Australian ski resorts have dismissed warnings about the possibility of a below-average snowfall this season as they prepare for opening weekend.
Meteorologists have warned that if a number of climate factors combine this winter, the 2023 snow season could be one of the worst in decades.
Although images have shown poor snow coverage at NSW and Victoria’s biggest ski resorts, staff have rejected concerns the season won’t pick up.
Michael Fearnside, operations director at Perisher Ski Resort, the largest in the southern hemisphere, told news.com.au it is “certainly not doom and gloom” for the industry.
According to Fearnside, only time will tell.
“This is my 38th winter working in the snow industry and some of our best seasons have begun with low snowfall at the start,” Fearnside said.
“Our business is weather dependent but we’re always just one snowfall away, it’s no different to a farmer waiting for the weather to break.”
Similar to other resorts, Fearnside added Perisher had made significant investments in snow-making and as a result, they haven’t had to rely on snowfall, with snow guns ready to be deployed “as soon as the conditions are right”.
“Our snow-making covers 53.4 hectares across the resort and sets us apart for having the most reliable ski and board experience all season long,”
“It’s certainly not doom and gloom, we’ve seen this before and we’re just waiting for the weather pattern to settle down.”
Snowy Mountains ski resort Thredbo will need to rely on its own snow-making, despite it and Perisher being the first to see snow in April.
Meanwhile, in Victoria’s Alps, the Mount Buller Alpine Resort has been steadily producing a mass amount of snow since the beginning of May and has a network of 341 snow-making guns ready to “kick into action” when necessary.
Resort spokeswoman Rhylla Morgan said it is “all hands on deck” to finalise preparations.
“In recent seasons there have been bumper early snowfalls and we’ve been spoiled with plenty of natural snow from the beginning,” she said.
“And as much as we love to see snowfall at any time, we are taking comfort in the fact that early snow doesn’t translate to a better snow season.”
Morgan noted two of the best snow seasons on record at Mt Buller, 1956 and 1958, “had no snow for the season start in June”.
“But we’ll leave the forecasting to the professionals and, like all snow enthusiasts, we’ll be watching the forecast closely and hoping for the best.”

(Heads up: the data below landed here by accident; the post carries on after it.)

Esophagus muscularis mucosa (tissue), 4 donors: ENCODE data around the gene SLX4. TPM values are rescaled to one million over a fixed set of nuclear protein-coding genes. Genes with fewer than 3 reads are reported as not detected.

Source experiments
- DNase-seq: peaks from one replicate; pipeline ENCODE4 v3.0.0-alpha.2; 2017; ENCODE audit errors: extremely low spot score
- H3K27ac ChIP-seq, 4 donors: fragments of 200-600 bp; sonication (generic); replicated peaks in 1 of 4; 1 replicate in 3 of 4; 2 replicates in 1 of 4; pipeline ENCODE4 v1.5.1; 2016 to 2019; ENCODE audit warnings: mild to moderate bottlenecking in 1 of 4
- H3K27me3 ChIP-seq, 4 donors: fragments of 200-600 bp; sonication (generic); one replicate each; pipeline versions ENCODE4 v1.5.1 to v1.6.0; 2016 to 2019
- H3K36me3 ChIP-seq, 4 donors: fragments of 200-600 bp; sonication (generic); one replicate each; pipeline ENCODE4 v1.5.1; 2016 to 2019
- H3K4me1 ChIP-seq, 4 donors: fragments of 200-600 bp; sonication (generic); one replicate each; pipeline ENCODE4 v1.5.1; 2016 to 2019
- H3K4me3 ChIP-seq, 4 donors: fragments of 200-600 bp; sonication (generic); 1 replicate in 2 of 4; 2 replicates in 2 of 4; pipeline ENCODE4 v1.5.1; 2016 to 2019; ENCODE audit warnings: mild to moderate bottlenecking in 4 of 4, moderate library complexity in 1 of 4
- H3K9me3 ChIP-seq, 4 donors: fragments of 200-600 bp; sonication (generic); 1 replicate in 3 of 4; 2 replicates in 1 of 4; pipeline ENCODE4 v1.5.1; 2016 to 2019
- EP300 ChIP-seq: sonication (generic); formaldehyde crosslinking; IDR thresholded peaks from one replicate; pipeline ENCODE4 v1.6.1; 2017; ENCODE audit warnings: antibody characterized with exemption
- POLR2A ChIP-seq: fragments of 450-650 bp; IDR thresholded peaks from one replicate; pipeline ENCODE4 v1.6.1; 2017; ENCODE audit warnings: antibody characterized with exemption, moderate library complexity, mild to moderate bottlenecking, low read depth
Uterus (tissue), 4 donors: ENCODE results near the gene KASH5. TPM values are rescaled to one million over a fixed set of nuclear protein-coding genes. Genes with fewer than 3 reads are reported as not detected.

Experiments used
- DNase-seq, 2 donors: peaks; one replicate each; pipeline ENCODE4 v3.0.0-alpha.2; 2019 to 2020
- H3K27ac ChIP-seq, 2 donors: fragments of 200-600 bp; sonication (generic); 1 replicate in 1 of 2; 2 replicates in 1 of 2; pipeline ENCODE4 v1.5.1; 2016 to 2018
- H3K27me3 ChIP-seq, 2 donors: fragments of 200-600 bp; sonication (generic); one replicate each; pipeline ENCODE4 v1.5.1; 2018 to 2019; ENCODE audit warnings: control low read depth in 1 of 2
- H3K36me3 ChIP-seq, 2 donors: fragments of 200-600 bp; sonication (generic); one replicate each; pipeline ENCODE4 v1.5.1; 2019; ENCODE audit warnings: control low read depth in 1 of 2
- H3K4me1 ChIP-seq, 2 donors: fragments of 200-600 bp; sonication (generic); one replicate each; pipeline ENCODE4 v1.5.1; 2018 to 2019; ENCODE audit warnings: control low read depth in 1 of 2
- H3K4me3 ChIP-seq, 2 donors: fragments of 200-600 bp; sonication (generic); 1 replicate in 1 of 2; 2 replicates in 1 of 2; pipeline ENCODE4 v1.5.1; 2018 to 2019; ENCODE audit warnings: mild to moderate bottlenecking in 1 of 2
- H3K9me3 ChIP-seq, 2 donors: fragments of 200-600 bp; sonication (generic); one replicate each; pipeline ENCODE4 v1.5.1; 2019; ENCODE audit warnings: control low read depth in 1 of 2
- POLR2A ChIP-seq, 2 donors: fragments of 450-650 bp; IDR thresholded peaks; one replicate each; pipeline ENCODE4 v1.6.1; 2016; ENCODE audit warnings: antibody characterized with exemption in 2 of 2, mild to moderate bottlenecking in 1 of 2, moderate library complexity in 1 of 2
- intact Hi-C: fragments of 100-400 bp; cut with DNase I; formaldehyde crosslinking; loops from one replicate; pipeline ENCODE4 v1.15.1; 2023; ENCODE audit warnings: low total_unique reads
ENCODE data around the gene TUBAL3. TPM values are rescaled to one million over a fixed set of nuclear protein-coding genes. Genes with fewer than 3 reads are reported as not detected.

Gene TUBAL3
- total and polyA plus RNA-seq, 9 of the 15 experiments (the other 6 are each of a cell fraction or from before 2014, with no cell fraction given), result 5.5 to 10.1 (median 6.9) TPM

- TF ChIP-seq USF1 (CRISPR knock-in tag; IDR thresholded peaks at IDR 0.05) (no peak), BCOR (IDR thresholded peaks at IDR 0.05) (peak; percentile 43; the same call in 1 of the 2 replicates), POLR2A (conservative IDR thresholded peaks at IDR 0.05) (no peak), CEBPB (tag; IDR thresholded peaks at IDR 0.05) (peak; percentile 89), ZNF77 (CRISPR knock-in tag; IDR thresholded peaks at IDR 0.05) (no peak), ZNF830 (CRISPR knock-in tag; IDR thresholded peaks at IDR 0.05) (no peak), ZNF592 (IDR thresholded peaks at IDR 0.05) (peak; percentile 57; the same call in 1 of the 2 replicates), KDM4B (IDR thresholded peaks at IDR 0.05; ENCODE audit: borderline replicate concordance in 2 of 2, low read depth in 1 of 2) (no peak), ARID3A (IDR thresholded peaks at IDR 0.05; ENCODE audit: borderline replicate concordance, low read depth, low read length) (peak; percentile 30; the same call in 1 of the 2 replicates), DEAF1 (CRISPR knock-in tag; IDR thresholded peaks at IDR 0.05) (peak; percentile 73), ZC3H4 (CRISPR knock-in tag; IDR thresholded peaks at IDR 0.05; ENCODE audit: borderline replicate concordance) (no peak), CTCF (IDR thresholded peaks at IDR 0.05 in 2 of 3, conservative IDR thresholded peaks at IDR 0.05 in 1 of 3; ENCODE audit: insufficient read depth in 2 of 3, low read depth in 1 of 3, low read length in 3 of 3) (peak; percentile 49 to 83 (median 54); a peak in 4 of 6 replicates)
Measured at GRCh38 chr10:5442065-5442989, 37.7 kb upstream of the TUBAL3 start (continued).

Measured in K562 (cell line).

Victorian resorts, Mt Buller, Mt Hotham and Falls Creek are hoping to repeat the record-breaking 2022 snow season, the first full return after the Covid lockdowns.
Mt Hotham’s general manager of operations Len Dobell said the mountaintop resort had its “best season on record” in 2022.
Falls Creek Alpine Resort head of marketing Andrew Eckersley said the resort had “more than 500,000 visitation days” in 2022, and was already expecting similar numbers of bookings in 2023.
“Last year there was massive pent-up demand from people not being able to ski as much as they want over the last few years in,” Eckersley said.
“The fact there’s not a huge amount of difference shows there’s still the appetite to visit the snow.”
Although those numbers could be attributed to earlier snowfalls leading to an earlier season opening, Eckersley said he was hopeful the cold front ahead would bring some snow.
Sky News Australia meteorologist Alison Osbourne confirmed that despite there being a cold front shifting across the alpine regions, it is not guaranteed to bring snow.
“The best weather systems for good snowfall have the most precipitation after a cool change, so it’s cold enough for heavy snow,” she said.
“This is the opposite, heavy rain is coming before the cold weather does. The freezing level is far too high.
“This rain is very likely to wash away the existing cover and while it remains warm, windy, and wet, conditions for snow-making are unfavourable.”
Cooler westerly winds are expected to push over the Alps on June 16, lowering the freezing level in time for the June 10 snow season opening, but not enough for significant snowfall.
“The silver lining is that snow-making conditions improve for the rest of the weekend.”
Image credit: Getty
This article first appeared on Over60.